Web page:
India First Nation Ever To Acknowledge Dolphins As Nonhuman Persons; Outlaw Cetacean Captivity
On May 24, 2013, scientists and cetacean advocates alike were awestruck, inspired and elated to learn that India has become the first Nation in the world to acknowledge dolphins as nonhuman persons. To those unfamiliar with the overwhelming evidence in support of this acknowledgment; of the remarkable self-awareness, language, culture, deeply emotional and profoundly social nature of dolphins and whales, this may sound bizarre — but the phenomenon of nonhuman personhood is, in fact, a credible and laudable assertion.
Cetaceans (dolphins, whales and porpoises) have long been understood to be remarkably intelligent. A wealth of scientific evidence has shown that they are closest to us in terms of cognitive capacity and self-awareness than any other species. Dr. Thomas I. White, author of “In Defense Of Dolphins: A New Moral Frontier,” introduced many to the concept of the definition of “personhood:” What is a “person,” and what distinguishes persons from other life forms on our planet? His work has had considerable influence regarding the realization that humans are not alone in possessing the qualities of personhood — dolphins and whales do, too. While other primates, some parrots and elephants are self-aware, as well, no beings are closer to us than cetacea. Dr. Lori Marino, a prominent neurobiologist, researcher and leader in the field of cetacean intelligence, has shown that dolphin brains are even closer to our own than those of the great apes.
The following paragraphs are excerpted from Dr. White’s website:
“Scientific research into the “inner world” of dolphins reveals signs of an advanced consciousness that have traditionally been thought to be unique to humans: selfawareness; emotions; self-conscious reflection on the contents of consciousness; solving problems by using abstract thought; grasping the causal structure of one’s environment; innovative and creative thinking; operating in “foreign cognitive environments”; and using tools. Dolphins have also demonstrated the ability to work with the basic elements of human language: vocabulary; grammatical rules and grammatical categories that assemble symbols into meaningful sentences; sentences as complex as 5- word commands that include modifiers and both direct and indirect objects; and questions as well as commands.”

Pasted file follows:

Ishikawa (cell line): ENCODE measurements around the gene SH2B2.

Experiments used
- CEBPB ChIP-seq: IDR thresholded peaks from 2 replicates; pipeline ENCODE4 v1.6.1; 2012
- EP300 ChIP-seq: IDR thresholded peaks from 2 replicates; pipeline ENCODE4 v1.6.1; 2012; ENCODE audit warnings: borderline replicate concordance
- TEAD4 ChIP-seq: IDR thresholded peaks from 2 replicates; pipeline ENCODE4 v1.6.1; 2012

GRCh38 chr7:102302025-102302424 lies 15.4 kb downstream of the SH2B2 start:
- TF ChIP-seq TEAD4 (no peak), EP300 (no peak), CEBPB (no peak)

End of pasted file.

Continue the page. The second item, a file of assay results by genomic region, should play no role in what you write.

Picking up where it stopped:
“Most evidence for dolphin intelligence, however, points to a high level of social intelligence. Dolphins cooperate with each other—even forming second-order alliances in some communities—in handling the most important tasks for survival. They keep aggression from getting out of hand. They appear to have both acoustic and nonacoustic ways to communicate vital information to members of their school. And they devote a good deal of time and energy to developing and maintaining strong relationships with other members of the group. Indeed, the centrality of relationships in their lives probably means that on a daily basis they process more emotional information and are called on to use emotional skills more than humans do. It is difficult to look at all of this and not conclude that there is an impressive level of intelligence behind it.”
“Dolphins, then, clearly qualify as “nonhuman persons” with a moral standing equivalent to humans. “Persons” are traditionally regarded as beings who: are alive and aware of their environment; have the capacity for pleasure and pain; have emotions and a sense of self; control their actions; recognize other persons and treat them appropriately; and have a variety of higher order intellectual skills (including abilities to learn, to communicate, to solve complex problems, and to engage in abstract thought). Scientific research on dolphins shows that they have all of these traits. That is, dolphins are unquestionably a “who,” not a “what.” They are persons, not objects or property.”
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In May of 2010, an international group of scientists, ethologists and philosophers came together for an academic conference in Helsinki, Finland. They reviewed research publications and shared knowledge from their own areas of expertise regarding our understanding of these fascinating, complex and extraordinary beings. They then ratified a “Cetacean Bill Of Rights.”
In 2012, this issue was further evaluated at the American Association for the Advancement of Science (AAAS) — the world’s biggest science conference.
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Since that time, an ever-increasing body of knowledge has been amassed in support of their findings: Cetacea are much more complex and capable of higher brain function than we’ve ever previously imagined.
India is the first Nation to formally acknowledge this fact, and it is my sincere hope that the rest of the world will ultimately follow suit — preferably soon! ❤
The following video covers further information regarding India’s decision, the Cetacean Bill Of Rights, and further supportive evidence of cetacean intelligence and personhood:
India 1st Nation To Acknowledge Dolphins As Nonhuman Persons; Outlaw Captivity — 5.24.13
For more information, please see links below.
Article about cetacea and personhood, including info from AAAS Conference, Vancouver BC, Canada:
Helsinki Conference; Cetacean Bill Of Rights:
Dr. White’s website:
Dr. Dee Eggers’ “Dolphins and Personhood” lecture at TEDxTalks Ashville:
Scientific American article discussing cetacean neurology and intelligence (2008):
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